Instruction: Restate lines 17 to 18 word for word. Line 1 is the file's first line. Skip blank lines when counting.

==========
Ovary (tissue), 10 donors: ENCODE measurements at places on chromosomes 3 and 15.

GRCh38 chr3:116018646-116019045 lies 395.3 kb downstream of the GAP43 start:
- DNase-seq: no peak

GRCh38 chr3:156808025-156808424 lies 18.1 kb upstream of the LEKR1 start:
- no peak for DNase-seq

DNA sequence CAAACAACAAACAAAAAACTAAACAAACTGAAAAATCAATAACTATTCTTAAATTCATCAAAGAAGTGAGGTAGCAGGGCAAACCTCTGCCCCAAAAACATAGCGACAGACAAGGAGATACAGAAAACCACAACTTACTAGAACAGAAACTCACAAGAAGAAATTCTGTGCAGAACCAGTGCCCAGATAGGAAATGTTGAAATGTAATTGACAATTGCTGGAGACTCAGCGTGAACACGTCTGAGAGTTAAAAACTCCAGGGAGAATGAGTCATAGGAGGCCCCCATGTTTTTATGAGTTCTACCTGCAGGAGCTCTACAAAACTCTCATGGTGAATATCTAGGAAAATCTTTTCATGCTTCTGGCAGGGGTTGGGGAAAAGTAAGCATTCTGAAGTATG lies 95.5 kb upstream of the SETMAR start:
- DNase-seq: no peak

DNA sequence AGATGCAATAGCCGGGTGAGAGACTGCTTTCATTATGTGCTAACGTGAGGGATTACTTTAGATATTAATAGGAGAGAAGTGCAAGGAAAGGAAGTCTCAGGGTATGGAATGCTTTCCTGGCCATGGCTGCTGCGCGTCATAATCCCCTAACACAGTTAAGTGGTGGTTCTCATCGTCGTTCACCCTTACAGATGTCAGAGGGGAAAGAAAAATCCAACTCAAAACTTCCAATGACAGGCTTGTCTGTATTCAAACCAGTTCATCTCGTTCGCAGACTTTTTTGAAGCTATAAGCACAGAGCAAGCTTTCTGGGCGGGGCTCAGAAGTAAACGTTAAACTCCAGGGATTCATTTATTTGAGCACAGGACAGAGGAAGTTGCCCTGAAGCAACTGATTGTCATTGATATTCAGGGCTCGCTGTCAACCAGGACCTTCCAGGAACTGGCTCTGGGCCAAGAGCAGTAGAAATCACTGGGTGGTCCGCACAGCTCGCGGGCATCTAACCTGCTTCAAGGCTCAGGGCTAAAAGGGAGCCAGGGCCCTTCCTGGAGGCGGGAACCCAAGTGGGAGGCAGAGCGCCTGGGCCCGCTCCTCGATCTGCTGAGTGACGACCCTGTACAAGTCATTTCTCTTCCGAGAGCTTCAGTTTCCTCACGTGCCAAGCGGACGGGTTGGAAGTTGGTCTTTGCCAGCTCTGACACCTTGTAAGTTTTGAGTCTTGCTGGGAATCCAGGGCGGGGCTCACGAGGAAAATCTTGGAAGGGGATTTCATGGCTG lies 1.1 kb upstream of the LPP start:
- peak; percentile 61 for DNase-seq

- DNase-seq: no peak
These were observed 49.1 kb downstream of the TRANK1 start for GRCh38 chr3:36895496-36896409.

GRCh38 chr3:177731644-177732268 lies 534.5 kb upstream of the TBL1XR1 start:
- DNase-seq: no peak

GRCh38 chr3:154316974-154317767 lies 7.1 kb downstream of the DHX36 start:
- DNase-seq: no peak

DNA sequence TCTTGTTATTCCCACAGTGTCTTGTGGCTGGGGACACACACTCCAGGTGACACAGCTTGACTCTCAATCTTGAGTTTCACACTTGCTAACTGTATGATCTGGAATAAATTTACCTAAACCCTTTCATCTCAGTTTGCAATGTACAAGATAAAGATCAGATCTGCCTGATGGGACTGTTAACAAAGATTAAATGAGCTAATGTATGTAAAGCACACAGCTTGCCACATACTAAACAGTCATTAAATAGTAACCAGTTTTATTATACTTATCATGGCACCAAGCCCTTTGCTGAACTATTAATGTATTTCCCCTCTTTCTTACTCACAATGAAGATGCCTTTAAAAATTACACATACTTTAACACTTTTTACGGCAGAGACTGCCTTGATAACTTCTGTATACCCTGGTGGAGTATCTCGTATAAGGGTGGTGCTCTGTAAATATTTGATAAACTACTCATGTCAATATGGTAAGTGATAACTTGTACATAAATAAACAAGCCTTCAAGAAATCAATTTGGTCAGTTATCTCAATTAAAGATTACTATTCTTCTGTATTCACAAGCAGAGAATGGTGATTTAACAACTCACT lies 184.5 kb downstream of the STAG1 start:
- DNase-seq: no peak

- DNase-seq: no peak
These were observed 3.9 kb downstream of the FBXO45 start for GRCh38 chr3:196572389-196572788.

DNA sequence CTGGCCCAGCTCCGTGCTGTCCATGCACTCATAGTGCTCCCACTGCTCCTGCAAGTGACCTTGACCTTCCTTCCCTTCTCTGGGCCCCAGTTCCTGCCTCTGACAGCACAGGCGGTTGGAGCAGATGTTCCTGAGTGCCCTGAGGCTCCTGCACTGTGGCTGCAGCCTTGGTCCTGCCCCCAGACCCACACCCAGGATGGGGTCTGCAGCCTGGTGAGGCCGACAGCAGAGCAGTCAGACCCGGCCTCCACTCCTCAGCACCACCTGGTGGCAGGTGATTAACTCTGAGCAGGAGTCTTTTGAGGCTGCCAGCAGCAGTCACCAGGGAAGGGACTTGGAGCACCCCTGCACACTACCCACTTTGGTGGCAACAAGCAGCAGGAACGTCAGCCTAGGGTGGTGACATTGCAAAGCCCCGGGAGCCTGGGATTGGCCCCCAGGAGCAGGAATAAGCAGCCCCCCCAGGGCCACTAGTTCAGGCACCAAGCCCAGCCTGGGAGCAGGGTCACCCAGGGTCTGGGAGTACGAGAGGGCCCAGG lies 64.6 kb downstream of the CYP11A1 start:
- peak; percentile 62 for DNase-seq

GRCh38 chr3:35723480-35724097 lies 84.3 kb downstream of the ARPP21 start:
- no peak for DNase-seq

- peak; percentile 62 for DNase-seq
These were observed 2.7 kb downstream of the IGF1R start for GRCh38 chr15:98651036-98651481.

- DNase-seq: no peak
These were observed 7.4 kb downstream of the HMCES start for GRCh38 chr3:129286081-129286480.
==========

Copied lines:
- DNase-seq: no peak

- DNase-seq: no peak